Tuesday, June 7, 2011
Terrence Malick's Party at the Dawn of the Universe
Terrence Malick's Tree of Life is going to either enthrall or infuriate you, and for the sake of laying all my cards on the table, I'll say I fall into column B. The divided reaction has been par for course since the Cannes premier, and in retrospect it should come as a shock to no one, since Malick's films have hardly played to the widest demographic. And yet it never occurred to me that my reaction would be anything short of awe, which could be on account of the hype, but I think more likely is because his last film, The New World, I'd proudly count among my 50-or-so favorite films of all time. Nevermind that of his other three films, I only love Badlands, I was blindly certain that Malick wouldn't let me down.
Thing is, I'm hardly bitter about it. Frustrated expectations don't equate to poor cinema, not in my book, and hopefully not in yours either. Tree of Life was somehow everything I thought it would be, and yet not at all how I thought it would feel. My opening pronouncement wasn't a pan so much as an attempt to chisel away at the wall of hype surrounding the film (an example of such excesses: Landmark Century was showing the film on four screens, mid-afternoon). Of course, considering the scope of the film, from 1950s family tragedy back to the dinosaurs and out to the cosmos, hype was unavoidable, and let's not forget that at the helm sat the most mythically reclusive of directors. Terrence Malick's fifth feature film in nearly forty years, Tree of Life is both his most ambitious and most personal, which oddly may be the very two things keeping me at a distance.
Ambition works in funny ways. It's something I'd never want to curtail, and I'd rather watch an over-zealous misfire than something safe and lazy any day, but it can get to a point when there's just too damn much on the plate. It's unfair to measure this simply through the amount of existing footage, but a correlation often exists there, and it only amplifies as things drift further and further away from linear narratives. Somehow knowing scenes of a film are infinitely re-arrangeable takes away from the experience for me, not unlike the disappointment of grappling with various directors cuts and alternate versions of films. That's not to say great successes can't emerge in this fashion, but Tree of Life never quite justifies its prehistoric tangents and other flights of fancy. Makes for some breathtaking imagery though.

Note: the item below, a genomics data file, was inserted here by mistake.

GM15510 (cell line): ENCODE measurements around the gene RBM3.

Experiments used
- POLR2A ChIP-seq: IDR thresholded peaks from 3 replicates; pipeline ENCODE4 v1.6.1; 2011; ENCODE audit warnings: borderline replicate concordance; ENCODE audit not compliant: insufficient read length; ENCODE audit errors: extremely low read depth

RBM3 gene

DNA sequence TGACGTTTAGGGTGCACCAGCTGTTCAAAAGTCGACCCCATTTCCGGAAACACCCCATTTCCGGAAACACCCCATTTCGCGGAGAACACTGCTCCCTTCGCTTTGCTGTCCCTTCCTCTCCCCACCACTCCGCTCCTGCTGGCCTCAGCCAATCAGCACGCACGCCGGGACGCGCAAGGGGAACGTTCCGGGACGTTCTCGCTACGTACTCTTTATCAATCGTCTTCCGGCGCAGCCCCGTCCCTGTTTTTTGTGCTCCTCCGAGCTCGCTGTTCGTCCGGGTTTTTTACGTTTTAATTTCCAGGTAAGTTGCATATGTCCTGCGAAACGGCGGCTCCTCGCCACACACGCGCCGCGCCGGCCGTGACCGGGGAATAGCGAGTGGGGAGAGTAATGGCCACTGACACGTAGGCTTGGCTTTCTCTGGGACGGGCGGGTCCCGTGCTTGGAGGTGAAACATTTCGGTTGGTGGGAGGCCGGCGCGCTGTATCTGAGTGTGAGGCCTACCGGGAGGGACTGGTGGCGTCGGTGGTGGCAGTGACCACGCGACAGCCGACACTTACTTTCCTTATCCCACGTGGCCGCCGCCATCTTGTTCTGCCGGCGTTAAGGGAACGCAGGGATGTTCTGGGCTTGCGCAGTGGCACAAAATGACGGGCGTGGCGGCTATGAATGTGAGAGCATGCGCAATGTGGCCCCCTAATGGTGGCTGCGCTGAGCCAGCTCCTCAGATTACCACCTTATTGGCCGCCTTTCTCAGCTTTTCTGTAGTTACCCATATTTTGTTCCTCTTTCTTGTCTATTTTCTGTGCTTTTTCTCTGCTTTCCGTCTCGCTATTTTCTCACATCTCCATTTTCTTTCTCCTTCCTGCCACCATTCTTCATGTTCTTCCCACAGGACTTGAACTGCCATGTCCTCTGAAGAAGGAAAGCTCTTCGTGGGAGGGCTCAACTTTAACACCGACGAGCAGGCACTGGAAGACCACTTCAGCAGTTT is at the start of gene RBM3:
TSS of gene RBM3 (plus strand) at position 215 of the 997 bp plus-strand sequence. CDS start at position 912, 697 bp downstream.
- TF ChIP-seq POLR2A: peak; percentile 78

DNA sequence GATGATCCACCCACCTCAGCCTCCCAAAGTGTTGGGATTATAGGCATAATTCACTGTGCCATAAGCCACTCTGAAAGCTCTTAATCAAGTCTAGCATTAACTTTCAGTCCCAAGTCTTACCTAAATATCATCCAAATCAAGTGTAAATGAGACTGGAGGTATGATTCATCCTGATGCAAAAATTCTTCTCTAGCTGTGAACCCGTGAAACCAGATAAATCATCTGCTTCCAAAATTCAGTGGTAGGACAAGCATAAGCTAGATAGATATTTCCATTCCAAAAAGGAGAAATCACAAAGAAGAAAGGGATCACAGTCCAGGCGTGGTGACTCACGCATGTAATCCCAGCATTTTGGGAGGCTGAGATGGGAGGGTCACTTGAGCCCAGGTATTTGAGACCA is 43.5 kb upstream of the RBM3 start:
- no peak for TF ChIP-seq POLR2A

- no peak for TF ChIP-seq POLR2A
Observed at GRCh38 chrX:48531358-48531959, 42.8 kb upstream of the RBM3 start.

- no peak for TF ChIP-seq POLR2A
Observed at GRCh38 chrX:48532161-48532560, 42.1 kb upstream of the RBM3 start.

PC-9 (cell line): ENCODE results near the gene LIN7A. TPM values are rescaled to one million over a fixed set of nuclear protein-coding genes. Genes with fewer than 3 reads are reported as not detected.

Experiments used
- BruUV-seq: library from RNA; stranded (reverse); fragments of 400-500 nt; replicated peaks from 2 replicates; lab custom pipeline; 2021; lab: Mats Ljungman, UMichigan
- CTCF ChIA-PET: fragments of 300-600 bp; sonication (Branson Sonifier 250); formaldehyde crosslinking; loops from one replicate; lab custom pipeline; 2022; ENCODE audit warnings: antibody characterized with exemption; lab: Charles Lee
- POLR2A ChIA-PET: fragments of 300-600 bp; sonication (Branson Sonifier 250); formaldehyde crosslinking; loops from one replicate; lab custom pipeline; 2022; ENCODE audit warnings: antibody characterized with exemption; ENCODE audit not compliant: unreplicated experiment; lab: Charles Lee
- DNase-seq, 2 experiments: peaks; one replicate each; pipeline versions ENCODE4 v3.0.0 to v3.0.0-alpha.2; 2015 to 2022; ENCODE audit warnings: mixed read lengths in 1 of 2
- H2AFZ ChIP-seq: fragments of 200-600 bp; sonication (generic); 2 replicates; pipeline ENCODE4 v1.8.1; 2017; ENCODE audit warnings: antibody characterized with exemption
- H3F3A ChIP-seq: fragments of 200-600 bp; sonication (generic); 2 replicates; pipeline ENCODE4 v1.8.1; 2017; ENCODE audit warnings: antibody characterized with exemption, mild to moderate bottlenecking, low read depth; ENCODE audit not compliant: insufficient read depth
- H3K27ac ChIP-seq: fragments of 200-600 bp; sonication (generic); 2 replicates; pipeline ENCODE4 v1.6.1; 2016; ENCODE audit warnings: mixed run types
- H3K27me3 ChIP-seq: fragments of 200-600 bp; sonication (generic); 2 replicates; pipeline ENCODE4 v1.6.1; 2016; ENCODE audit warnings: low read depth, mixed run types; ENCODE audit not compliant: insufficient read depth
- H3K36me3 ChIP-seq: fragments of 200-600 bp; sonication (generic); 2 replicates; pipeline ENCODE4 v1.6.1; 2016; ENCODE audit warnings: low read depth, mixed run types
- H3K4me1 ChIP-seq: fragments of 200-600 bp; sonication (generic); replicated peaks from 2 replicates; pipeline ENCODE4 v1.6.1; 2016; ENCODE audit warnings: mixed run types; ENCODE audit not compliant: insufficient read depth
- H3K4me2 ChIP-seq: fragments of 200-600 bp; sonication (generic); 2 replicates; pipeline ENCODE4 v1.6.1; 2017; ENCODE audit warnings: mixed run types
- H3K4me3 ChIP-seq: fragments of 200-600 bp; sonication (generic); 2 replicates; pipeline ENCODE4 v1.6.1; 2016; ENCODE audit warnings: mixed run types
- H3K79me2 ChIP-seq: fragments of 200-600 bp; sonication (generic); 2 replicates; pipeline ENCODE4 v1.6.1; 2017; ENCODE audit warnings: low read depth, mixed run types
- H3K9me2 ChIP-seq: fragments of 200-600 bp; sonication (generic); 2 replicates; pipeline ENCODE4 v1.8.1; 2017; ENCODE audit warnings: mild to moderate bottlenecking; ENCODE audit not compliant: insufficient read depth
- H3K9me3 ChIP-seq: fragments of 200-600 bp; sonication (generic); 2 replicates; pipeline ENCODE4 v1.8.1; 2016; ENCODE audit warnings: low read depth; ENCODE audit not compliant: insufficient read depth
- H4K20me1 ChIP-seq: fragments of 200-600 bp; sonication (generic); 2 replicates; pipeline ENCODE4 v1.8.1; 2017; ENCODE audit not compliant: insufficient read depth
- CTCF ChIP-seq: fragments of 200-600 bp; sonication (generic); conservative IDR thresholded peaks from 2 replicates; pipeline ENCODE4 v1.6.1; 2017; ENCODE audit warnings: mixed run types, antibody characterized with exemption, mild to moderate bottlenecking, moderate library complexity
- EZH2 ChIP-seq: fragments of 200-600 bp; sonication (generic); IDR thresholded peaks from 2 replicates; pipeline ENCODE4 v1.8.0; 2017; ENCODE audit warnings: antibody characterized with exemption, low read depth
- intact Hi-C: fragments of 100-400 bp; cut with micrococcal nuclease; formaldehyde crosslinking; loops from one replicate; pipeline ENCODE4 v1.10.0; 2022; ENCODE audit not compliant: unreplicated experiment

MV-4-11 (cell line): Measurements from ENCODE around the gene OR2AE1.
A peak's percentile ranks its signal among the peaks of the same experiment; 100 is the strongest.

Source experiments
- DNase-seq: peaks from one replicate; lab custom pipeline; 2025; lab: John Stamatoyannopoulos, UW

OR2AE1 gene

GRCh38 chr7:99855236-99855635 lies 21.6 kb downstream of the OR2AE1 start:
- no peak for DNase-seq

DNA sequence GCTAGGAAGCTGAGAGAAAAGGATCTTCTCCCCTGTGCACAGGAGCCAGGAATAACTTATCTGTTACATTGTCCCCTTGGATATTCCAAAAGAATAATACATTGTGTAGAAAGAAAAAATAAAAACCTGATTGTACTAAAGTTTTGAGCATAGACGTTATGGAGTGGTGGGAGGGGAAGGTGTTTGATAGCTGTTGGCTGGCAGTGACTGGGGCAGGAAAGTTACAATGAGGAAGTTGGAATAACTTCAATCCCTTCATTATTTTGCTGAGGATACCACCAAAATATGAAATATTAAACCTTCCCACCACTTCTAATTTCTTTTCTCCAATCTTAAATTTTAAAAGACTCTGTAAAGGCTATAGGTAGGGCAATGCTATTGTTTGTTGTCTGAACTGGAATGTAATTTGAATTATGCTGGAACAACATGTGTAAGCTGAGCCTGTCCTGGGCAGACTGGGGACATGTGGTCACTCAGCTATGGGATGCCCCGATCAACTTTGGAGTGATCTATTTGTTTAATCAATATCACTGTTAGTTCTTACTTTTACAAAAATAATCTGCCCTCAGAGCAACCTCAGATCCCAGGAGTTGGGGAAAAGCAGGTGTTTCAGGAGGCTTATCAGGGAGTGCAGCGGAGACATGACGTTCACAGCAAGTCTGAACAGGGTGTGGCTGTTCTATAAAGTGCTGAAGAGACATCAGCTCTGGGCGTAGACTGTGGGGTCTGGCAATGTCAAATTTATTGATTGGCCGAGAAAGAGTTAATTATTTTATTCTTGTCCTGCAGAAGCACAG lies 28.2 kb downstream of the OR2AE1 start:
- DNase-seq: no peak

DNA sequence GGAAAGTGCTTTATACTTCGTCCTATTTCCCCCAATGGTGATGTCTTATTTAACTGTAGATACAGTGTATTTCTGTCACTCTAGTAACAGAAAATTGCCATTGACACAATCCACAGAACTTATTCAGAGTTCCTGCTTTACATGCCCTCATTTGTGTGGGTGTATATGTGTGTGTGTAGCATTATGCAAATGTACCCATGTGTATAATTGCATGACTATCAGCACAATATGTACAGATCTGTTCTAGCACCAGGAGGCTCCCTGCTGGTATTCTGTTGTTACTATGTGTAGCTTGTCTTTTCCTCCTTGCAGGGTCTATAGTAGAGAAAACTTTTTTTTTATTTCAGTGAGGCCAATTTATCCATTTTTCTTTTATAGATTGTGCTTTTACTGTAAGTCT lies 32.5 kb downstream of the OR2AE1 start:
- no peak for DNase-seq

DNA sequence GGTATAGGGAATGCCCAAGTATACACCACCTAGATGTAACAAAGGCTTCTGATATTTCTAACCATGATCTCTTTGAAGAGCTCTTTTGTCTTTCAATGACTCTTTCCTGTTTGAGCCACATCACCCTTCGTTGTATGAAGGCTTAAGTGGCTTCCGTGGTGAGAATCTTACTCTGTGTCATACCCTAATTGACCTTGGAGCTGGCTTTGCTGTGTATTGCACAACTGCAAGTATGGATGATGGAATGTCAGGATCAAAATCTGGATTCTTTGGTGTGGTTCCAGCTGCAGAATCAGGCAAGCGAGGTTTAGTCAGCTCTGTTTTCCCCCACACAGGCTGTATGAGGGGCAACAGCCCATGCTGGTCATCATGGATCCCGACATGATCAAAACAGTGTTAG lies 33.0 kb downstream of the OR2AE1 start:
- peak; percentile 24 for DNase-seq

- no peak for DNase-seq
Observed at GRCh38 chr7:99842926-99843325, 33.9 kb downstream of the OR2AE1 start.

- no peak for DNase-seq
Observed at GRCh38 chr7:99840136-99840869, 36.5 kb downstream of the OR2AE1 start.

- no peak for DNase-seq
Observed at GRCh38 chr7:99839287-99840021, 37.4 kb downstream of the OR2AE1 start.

The deeply personal story at the film's core has more substance to it, though how resonant that will be probably hinges largely on your own upbringing. Aside from the common ground of growing up with two brothers, very little here felt familiar to me, and I'd like to think that was why it never struck a chord. For better or for worse, Brad Pitt and Jessica Chastain are more embodiments of ideas than actual characters - to no fault of the actors, who are marvelous - because as the narration spells out all to clearly for us, they symbolize the way of nature and the way of grace respectively. It's a dynamic that actually comes through magnificently with little help from dialogue whatsoever, save for the largely unnecessary voice-over, but again, it makes everything exceedingly hard to map onto most familial relationships, which are just a shade more complex.
But caveats aside, Tree of Life was still a very fine film, and that it's so obviously a labor of love isn't lost on me. That's why when carefully considering what films, if any, this may have a counterpart in, I arrived at one and one alone, made of another mythic director of minimal output: Andrei Tarkovsky's Mirror. Both are unabashedly personal journeys that we the viewer are asked to come along on, and while I get the sense that Malick, like Tarkovsky, got more out of his film than I did, it was still an expedition I was proud to come along on. And with that, I hope I've found a way to sufficiently swing this review into the positive camp, because I really did like The Tree of Life, however miffed I may be that it didn't change my entire perception of cinema. So, ladies and gentlemen, check your expectations at the front desk, but please, do give this film a chance. I've got a feeling we'll be debating this one for some time.